Iowa health officials are concerned about an increase in the number of parents who are opting not to vaccinate their children.
Parents received vaccination exemptions in the 2012-13 school year for nearly 8,000 children, which is more than triple the number from 12 years ago, The Des Moines Register reported. While the figure represents less than 2 percent of all Iowa children, health leaders say they are worried about the rise in unvaccinated children.
Rick Kozin, Polk County's public-health director, said some parents might not realize that unvaccinated children could lead to a disease outbreak in schools.
Iowa laws allow two kinds of exemptions, and they are for medical or religions reasons.
Some children avoid vaccinations for medical reasons, such as allergies. Less than a third of Iowa's vaccination exemptions are for a medical reason, which must be verified by a health care professional.
The rest are classified as religious exemptions, which only requires a parent to sign a statement saying the immunizations conflict with their religion.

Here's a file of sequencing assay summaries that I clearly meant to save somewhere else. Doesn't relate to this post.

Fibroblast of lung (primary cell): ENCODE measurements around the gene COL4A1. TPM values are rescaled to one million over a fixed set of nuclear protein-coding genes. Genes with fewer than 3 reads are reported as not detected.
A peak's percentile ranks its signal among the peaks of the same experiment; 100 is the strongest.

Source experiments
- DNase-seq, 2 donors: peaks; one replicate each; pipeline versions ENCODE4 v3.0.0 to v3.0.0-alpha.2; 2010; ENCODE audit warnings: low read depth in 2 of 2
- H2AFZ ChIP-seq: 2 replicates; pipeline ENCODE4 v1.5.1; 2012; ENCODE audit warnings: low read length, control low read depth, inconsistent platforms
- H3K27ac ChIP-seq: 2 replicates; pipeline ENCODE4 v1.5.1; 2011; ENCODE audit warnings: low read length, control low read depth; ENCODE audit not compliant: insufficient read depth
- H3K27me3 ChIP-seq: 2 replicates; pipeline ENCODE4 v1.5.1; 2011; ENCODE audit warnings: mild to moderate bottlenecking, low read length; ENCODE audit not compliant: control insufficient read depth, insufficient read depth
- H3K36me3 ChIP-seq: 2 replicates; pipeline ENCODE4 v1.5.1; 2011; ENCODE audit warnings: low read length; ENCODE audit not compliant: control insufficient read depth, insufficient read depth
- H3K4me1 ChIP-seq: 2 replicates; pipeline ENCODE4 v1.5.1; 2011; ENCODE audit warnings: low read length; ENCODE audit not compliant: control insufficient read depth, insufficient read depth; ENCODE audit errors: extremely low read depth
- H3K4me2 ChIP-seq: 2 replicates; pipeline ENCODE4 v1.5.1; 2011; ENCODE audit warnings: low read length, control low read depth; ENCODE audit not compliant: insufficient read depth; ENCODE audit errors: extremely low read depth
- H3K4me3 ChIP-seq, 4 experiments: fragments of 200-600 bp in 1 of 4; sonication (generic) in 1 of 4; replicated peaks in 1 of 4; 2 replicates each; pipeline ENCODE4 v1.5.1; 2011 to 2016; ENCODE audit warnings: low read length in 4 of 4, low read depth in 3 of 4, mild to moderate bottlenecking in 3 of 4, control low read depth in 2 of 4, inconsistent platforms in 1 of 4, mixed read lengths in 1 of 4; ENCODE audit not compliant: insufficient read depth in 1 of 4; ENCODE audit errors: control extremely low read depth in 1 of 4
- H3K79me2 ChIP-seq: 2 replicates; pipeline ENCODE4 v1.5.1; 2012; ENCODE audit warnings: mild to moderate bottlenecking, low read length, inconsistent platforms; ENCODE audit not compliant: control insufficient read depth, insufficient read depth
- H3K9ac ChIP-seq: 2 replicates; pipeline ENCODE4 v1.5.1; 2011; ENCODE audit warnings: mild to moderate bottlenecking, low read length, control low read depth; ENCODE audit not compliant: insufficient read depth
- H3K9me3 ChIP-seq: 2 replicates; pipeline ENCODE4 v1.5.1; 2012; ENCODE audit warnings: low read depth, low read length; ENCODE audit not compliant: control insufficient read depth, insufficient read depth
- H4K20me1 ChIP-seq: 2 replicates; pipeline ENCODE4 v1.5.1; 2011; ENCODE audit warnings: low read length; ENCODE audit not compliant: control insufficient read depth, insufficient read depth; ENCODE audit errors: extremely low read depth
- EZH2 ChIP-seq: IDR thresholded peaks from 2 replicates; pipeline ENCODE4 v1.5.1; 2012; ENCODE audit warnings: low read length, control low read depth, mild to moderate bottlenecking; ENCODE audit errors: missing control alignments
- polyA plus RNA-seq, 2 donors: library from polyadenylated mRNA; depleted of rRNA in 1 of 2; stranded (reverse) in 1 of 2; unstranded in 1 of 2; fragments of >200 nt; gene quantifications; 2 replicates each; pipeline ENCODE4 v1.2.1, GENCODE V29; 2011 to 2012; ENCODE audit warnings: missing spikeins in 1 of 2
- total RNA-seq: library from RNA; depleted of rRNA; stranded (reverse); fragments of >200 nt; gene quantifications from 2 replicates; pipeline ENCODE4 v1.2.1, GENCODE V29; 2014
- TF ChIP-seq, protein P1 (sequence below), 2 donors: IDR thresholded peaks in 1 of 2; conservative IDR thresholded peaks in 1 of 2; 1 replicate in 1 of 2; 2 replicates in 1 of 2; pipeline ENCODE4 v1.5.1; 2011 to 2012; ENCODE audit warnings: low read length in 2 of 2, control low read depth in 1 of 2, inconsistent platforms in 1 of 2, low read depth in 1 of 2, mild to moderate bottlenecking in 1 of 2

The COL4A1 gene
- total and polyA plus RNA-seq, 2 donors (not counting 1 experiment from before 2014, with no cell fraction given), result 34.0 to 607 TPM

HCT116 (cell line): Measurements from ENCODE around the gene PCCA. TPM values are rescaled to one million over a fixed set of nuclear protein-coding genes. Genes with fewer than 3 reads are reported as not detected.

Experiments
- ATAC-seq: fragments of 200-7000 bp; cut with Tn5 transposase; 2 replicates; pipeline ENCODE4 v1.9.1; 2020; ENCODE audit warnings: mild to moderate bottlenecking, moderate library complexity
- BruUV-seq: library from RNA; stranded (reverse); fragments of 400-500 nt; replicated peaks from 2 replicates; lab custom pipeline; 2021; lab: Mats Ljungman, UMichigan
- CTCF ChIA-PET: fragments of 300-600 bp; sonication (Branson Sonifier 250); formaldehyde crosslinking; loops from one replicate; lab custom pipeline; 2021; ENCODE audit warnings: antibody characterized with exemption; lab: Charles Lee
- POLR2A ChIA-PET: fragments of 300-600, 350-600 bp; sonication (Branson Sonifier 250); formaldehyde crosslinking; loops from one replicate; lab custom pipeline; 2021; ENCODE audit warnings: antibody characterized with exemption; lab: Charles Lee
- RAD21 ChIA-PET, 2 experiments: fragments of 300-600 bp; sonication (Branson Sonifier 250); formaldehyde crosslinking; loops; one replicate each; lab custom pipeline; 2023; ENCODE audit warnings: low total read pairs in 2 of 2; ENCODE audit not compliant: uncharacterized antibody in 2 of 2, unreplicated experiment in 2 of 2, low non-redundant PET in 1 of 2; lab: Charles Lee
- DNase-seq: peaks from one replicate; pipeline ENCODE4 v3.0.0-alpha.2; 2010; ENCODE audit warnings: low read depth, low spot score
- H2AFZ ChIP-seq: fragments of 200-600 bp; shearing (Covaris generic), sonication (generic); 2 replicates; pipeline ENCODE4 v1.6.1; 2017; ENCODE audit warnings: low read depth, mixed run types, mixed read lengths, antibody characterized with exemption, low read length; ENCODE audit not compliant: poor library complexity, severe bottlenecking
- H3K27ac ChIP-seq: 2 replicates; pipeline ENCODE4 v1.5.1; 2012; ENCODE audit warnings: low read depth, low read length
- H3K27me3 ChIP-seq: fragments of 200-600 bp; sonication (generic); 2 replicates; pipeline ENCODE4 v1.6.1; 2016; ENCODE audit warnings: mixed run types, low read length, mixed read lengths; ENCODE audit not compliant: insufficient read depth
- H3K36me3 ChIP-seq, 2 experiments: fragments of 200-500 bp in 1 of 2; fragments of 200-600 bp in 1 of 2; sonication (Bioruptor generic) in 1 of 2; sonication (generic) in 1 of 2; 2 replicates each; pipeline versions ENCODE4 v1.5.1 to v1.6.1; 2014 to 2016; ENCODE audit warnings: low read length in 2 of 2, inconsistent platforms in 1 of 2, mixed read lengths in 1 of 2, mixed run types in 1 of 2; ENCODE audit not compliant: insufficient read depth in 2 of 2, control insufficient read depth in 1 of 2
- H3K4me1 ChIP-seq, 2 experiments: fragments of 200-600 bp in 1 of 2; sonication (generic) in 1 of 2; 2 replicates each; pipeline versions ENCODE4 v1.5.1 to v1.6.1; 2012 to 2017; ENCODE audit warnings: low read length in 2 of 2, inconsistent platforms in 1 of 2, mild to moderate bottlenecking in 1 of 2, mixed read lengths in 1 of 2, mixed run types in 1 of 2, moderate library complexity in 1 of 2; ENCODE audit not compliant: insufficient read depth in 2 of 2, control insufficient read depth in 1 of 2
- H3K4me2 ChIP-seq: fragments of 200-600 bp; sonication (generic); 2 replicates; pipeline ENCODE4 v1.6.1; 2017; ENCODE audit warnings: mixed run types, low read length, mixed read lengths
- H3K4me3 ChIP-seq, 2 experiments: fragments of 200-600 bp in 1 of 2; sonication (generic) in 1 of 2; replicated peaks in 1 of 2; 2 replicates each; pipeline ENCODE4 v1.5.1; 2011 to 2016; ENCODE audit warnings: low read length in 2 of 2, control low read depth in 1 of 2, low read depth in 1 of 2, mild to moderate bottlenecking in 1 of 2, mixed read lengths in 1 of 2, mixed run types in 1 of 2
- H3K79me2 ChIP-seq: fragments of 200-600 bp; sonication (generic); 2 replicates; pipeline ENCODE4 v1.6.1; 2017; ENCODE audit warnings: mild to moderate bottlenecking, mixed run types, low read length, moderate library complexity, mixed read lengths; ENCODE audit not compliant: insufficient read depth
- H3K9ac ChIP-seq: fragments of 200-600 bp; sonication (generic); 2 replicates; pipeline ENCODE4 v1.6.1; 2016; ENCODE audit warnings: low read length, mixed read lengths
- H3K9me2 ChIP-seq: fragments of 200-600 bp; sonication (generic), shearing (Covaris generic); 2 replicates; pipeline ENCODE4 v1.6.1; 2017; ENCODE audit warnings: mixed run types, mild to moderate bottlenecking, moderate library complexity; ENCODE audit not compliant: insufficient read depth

Spokeswoman Amanda Lewis, of Des Moines Public Schools, said district leaders are aware of such statistics.
"We certainly hope that parents in our district or anywhere in Iowa do not abuse this exemption, as it is relatively easy to obtain and impossible to confirm," she said.
"The district strongly believes that the immunization of students is an important public health issue that impacts the well-being of our students as much as any other safety measure we take in our schools."
Iowa has ranked well in national vaccination reports. A 2012 CDC report shows more than 93 percent of Iowa toddlers received shots for measles, mumps and rubella, which was about 2 percent higher than the national average.